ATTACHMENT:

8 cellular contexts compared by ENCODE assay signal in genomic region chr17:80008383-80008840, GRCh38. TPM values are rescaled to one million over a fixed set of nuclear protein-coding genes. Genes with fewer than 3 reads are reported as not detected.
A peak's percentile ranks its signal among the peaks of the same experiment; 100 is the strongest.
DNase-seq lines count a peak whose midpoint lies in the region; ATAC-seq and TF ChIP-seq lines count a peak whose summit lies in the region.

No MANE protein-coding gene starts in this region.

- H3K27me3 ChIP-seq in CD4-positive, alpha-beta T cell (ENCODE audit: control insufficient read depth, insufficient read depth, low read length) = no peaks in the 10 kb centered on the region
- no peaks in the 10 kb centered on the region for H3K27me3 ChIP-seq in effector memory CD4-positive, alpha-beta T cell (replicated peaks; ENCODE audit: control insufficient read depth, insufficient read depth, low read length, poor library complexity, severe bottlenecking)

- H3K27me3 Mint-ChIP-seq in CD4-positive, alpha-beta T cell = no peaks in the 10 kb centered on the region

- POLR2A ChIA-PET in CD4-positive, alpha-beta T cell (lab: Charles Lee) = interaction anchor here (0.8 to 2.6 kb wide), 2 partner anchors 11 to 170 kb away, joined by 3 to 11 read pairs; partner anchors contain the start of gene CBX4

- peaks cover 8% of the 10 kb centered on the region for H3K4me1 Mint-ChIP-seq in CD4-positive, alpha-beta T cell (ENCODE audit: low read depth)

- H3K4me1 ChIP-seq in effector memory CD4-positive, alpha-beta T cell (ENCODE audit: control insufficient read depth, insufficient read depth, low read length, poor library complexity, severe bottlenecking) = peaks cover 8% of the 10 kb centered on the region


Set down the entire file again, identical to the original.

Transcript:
8 cellular contexts compared by ENCODE assay signal in genomic region chr17:80008383-80008840, GRCh38. TPM values are rescaled to one million over a fixed set of nuclear protein-coding genes. Genes with fewer than 3 reads are reported as not detected.
A peak's percentile ranks its signal among the peaks of the same experiment; 100 is the strongest.
DNase-seq lines count a peak whose midpoint lies in the region; ATAC-seq and TF ChIP-seq lines count a peak whose summit lies in the region.

No MANE protein-coding gene starts in this region.

- H3K27me3 ChIP-seq in CD4-positive, alpha-beta T cell (ENCODE audit: control insufficient read depth, insufficient read depth, low read length) = no peaks in the 10 kb centered on the region
- no peaks in the 10 kb centered on the region for H3K27me3 ChIP-seq in effector memory CD4-positive, alpha-beta T cell (replicated peaks; ENCODE audit: control insufficient read depth, insufficient read depth, low read length, poor library complexity, severe bottlenecking)

- H3K27me3 Mint-ChIP-seq in CD4-positive, alpha-beta T cell = no peaks in the 10 kb centered on the region

- POLR2A ChIA-PET in CD4-positive, alpha-beta T cell (lab: Charles Lee) = interaction anchor here (0.8 to 2.6 kb wide), 2 partner anchors 11 to 170 kb away, joined by 3 to 11 read pairs; partner anchors contain the start of gene CBX4

- peaks cover 8% of the 10 kb centered on the region for H3K4me1 Mint-ChIP-seq in CD4-positive, alpha-beta T cell (ENCODE audit: low read depth)

- H3K4me1 ChIP-seq in effector memory CD4-positive, alpha-beta T cell (ENCODE audit: control insufficient read depth, insufficient read depth, low read length, poor library complexity, severe bottlenecking) = peaks cover 8% of the 10 kb centered on the region